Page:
The founder of Guerrilla Jiu-Jitsu joined THE INFO, the official podcast of PRO MMA (promma.info), Monday night for nearly two hours and covered a wide array of topics including his roots in Judo under his father Jim, his introduction and subsequent fall out years later with former instructor Ralph Gracie, and his current stable of world beaters that train under him.
No subject was off topic with Dave and it made for an amazing interview. One of the main themes Camarillo stated over and over was the difference between a fighter and a martial artist. Camarillo defines both terms in his blog and he really hits the nail on the head.
MARTIAL ARTIST – A person that values respect, honor, and determination and uses these values as a framework to learn and teach self-defense while positively influencing others.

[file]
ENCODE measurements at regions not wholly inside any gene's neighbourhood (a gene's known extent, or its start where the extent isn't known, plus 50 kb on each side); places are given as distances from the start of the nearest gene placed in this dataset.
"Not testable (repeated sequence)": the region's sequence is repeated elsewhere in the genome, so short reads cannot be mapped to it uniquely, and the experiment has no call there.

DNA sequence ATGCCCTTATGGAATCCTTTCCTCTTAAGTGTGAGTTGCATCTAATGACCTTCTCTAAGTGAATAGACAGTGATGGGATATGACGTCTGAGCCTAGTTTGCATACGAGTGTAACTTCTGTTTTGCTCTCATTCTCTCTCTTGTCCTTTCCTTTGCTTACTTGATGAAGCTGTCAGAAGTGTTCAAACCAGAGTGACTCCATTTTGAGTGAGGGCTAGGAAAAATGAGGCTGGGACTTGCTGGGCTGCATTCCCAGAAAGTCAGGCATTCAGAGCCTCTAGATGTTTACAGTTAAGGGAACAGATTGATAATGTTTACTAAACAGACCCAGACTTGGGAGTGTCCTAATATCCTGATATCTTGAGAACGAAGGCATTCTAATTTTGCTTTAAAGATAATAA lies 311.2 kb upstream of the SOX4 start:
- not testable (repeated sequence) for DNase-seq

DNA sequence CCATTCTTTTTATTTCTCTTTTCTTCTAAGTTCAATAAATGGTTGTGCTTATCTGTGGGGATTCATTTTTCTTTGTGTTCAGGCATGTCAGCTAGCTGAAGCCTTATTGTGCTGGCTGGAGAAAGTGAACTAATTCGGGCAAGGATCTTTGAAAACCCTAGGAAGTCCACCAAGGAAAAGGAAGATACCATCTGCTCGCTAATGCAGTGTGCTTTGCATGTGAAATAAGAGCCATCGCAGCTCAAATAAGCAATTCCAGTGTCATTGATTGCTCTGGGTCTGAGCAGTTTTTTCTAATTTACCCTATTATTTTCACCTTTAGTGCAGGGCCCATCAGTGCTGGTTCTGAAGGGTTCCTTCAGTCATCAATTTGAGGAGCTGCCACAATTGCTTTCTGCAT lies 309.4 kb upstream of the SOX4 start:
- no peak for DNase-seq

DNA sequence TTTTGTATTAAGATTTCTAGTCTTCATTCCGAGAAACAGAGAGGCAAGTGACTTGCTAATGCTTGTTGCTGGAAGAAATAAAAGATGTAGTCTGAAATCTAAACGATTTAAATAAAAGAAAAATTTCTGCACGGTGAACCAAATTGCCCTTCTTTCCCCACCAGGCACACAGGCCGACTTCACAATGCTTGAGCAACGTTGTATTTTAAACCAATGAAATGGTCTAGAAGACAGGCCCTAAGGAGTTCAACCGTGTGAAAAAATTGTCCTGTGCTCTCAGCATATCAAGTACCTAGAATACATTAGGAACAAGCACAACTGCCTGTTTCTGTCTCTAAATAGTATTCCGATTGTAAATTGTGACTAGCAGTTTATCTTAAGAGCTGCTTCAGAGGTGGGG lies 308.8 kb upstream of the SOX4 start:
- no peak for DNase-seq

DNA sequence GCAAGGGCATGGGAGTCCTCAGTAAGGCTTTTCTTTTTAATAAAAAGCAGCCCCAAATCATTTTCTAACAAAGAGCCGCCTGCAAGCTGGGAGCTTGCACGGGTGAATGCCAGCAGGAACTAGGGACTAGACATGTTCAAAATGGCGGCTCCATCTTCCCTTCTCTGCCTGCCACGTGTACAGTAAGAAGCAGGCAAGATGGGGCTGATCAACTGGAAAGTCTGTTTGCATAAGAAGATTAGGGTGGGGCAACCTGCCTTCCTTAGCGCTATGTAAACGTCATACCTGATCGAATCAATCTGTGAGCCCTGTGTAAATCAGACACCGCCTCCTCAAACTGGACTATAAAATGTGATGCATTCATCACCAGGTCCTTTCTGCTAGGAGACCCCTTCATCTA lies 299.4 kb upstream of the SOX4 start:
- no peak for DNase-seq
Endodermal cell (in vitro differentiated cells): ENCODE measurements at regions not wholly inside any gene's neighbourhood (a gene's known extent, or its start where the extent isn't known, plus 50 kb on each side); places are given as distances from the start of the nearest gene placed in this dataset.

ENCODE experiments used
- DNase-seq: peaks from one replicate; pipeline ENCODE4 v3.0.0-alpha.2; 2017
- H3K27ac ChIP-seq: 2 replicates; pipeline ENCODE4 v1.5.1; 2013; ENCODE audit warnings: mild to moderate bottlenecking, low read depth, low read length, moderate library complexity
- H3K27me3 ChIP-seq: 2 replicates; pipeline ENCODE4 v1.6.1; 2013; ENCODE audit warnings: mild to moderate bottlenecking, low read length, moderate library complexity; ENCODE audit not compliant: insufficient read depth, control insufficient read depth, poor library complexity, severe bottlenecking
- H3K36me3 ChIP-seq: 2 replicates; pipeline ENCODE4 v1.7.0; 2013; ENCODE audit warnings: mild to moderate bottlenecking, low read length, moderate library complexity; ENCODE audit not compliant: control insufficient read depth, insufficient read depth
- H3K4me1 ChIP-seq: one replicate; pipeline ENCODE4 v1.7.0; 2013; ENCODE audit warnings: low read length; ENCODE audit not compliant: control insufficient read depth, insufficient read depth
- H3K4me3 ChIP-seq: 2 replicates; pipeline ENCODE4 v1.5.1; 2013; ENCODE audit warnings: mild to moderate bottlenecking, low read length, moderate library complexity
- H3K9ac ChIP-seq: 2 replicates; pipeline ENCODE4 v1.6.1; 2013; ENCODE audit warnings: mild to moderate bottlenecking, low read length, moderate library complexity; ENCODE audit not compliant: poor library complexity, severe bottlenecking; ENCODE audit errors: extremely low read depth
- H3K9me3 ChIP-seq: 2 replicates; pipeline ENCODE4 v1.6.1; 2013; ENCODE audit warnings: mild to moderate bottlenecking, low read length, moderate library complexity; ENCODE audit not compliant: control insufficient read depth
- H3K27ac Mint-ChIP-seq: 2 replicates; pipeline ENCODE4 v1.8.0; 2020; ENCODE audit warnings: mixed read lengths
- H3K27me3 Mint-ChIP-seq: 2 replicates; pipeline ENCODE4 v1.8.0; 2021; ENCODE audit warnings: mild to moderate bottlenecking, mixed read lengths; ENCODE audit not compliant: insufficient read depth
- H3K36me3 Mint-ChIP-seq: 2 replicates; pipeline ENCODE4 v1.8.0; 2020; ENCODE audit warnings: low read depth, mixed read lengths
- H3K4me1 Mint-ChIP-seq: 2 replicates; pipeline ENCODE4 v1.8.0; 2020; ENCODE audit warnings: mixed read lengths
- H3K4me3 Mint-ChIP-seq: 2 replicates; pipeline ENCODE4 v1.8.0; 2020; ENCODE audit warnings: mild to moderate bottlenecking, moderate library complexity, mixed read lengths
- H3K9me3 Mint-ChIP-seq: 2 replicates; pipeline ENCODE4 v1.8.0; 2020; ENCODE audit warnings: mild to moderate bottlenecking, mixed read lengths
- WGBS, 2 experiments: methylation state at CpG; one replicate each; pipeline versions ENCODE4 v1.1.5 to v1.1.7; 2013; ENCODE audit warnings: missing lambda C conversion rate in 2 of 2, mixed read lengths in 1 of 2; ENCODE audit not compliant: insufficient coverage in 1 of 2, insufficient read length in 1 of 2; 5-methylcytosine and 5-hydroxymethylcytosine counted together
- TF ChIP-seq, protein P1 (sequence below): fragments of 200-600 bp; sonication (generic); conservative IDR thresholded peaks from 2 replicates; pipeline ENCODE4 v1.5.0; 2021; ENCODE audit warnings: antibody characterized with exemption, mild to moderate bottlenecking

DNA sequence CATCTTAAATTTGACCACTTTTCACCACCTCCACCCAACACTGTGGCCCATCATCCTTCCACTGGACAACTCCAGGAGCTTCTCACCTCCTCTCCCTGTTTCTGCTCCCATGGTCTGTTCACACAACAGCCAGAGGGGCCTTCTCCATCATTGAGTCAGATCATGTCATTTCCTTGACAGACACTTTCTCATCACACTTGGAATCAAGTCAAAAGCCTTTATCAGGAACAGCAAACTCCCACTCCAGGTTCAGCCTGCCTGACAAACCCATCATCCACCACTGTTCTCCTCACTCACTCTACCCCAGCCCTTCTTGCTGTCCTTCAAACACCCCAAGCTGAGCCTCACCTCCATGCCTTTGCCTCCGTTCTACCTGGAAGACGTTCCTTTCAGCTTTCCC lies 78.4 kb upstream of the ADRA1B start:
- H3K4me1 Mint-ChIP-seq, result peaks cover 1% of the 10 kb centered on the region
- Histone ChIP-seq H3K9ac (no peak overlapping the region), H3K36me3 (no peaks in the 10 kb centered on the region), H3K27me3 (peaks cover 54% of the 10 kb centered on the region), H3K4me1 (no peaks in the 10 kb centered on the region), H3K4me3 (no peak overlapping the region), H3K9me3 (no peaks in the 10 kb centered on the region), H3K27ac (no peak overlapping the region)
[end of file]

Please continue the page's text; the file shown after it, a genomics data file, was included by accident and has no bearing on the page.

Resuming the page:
FIGHTER – A Person that fights for a living. They respect the fight to a high degree.
When talking about the ground game of Lyoto Machida, Dave revealed his thoughts on the guard. He feels that when Machida hits the ground in future fights he will be using his technique in a “fast paced sweeping game style in order to get back to his feet. In my opinion that is the best guard you can have; working to get out of it.”
Continuing on the subject on ground technique, the conversation transitioned from Lyoto Machida to Damien Maia. He touched on how the techniques Maia uses that make him so successful are actually basic. It is his precise application of these techniques that allow him to be so successful.
“I thought Sonnen was going to be his first challenge. When he handled Chael, I was already a fan, but I was blown away. I see a lot of Jiu-jitsu stylists who come in MMA and think they are going to submit their opponent. What they don’t learn is the ground and pound. If you choose to be on bottom, something is wrong,” Camarillo explained.
To hear all of Camarillo’s comments about these and many other topics check out the full episode of this week’s THE INFO, the official PRO MMA (promma.info) podcast, or the homepage of Dave Camarillo.
By: Eddie Constantine